Hence, most genteel industries rapidly switched over to hiring large numbers of young women in the 1970s.

Now the emphasis would be on infiltration, subversion, and insurgency

Sunday, April 4th, 2021

The Communist powers, T. R. Fehrenbach notes (in This Kind of War), would remember the rapid escalation of Korea from a small, almost civil-type conflict into a large-scale action involving major powers:

After Korea, overt, brutal armed aggression, which had produced so violent — and unexpected — a counteraction from the West, would be avoided. Now the emphasis would be on infiltration, subversion, and insurgency to gain Communist ends in the fringe areas; the trick was never again, as with the South Korean invasion, to give the West a clear moral issue.

Communist planners, studying the lessons of Korea, could not help wondering what the result might have been could they have slipped several North Korean divisions into the South clandestinely, keeping them supplied across a fluid border. They might well wonder if the West would have then sprung to the defense of autocratic old Dr. Syngman Rhee, even though the interests of the West were equally imperiled.

[...]

Within a year after Korean fighting ended, they would succeed in Vietnam, this time without overt aggression.

Why are there no biographies of Xi Jinping?

Saturday, April 3rd, 2021

Many people fell for the delusion that China was nominally Communist but sliding inexorably toward greater freedom:

Indeed, there is a growing consensus that this is a country intent on pushing its dictatorial creed in a tussle for global supremacy against Western liberal democracy. It is a nation which has inflicted genocide on Muslim minorities, throttled freedom in Hong Kong, threatened Taiwan, sabre-rattled on borders in the Himalayas, developed a sinister surveillance society and even infiltrated our universities to scoop up their latest research.

All of which makes the lack of curiosity surrounding the most powerful Chinese leader since Mao Zedong seem rather strange. As Jeffrey Wasserstrom, a professor of Chinese history, recently asked: “Why are there no biographies of Xi Jinping?”. Their absence is all the more striking when you consider that China’s ruler is not simply far more important than the likes of Russian President Vladimir Putin, who has spawned a small library of books; he is also a fascinating figure with a compelling life story.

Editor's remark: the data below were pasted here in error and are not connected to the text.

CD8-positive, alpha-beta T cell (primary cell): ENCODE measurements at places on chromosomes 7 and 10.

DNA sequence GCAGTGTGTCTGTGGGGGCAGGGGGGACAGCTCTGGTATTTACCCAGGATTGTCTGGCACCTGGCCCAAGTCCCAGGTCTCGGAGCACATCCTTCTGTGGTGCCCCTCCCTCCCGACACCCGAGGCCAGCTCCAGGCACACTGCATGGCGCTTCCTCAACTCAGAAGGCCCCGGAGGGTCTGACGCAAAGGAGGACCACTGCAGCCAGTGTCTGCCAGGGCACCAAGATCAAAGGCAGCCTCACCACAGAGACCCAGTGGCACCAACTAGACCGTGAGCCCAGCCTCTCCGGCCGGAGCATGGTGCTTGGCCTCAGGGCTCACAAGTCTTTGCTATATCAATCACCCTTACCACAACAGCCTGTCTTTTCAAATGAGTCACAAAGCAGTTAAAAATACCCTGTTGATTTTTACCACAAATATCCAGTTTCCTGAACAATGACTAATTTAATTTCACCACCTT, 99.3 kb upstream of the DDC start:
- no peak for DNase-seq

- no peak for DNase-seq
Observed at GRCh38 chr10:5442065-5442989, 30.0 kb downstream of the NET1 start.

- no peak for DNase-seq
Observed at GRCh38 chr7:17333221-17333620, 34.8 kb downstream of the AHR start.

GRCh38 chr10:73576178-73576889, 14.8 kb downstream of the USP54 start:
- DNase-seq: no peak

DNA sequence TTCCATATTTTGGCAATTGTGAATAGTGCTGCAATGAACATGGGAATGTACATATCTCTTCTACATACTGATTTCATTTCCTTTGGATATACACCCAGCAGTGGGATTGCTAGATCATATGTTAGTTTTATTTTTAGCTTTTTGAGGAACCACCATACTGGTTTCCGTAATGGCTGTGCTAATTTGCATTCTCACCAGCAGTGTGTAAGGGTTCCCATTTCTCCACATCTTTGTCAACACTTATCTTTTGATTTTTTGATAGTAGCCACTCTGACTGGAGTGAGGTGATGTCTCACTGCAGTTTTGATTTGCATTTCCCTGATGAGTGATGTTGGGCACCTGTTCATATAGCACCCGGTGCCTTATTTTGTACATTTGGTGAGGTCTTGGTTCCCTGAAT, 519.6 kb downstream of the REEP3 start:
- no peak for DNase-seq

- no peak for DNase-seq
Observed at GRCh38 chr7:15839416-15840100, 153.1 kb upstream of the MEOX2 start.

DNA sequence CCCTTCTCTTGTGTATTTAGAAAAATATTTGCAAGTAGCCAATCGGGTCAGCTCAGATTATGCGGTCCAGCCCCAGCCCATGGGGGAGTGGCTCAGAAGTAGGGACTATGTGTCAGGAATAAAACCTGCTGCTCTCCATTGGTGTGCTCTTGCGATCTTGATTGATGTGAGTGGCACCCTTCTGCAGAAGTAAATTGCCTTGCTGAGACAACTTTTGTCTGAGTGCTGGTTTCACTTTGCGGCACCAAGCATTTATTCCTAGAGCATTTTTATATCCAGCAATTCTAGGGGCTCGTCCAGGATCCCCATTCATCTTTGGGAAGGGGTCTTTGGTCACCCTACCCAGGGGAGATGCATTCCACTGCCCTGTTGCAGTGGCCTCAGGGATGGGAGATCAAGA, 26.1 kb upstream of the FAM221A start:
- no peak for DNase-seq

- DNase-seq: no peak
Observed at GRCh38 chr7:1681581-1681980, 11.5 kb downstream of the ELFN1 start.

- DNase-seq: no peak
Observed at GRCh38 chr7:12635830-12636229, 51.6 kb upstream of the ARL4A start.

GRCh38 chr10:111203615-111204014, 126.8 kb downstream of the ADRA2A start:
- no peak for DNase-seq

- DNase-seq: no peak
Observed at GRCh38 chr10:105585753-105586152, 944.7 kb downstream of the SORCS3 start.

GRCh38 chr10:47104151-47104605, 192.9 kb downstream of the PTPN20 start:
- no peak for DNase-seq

Lurking behind that calm facade lies a childhood tale that helps cast some light on Xi’s controlling policies and his aggressive nationalism. Bear in mind that it is Xi who turned his nation back towards harsh totalitarianism, ordered his acolytes to ratchet up repression in Xinjiang and broke any pretence of keeping to the handover deal with Britain to protect Hong Kong’s freedoms. He has ditched term limits to retain power, crushed party foes, stifled domestic dissent and enshrined his name in the party constitution, elevating his position and ideology to the status of Chairman Mao. It is hard to disagree with the view of former Australian prime minister Kevin Rudd that he is “the most formidable politician of our age”.

[...]

Xi, born in 1953, is the son of Xi Zhongxun, a Communist revolutionary hero who was close to Mao and became a vice premier. Although China was riddled with poverty, this prominent family lived in a compound for party chiefs with their own cooks, nannies and drivers. One official biography claims that his parents sought to ensure their children were not spoilt, so he wore clothes handed down from his siblings — including floral shoes from his sisters that were dyed black. His father, meanwhile, was so strict that friends said his treatment of his son bordered on inhuman, and Xi also attended the “CCP aristocracy school” in Beijing infamous for military-style discipline. Any hint of softness, said one classmate, was seen as weakness.

Disaster struck when he was nine. His father fell out with Mao amid party in-fighting, so was sent to work in a factory in central China and his family lost its prized home — although his mother Qi Xin retained her party job in Beijing. Worse came in the 1966 Cultural Revolution, with its brutal purging of senior officials as enemies of the state. His father was beaten, paraded on a truck through jeering crowds and jailed. The family home was ransacked by militants, his mother forced into hard labour on a farm. Xi, a bookish boy, was made to denounce his father and bullied by teachers as the child of a “black gang”, the term for disgraced officials. His older sister eventually killed herself after being “persecuted to death”.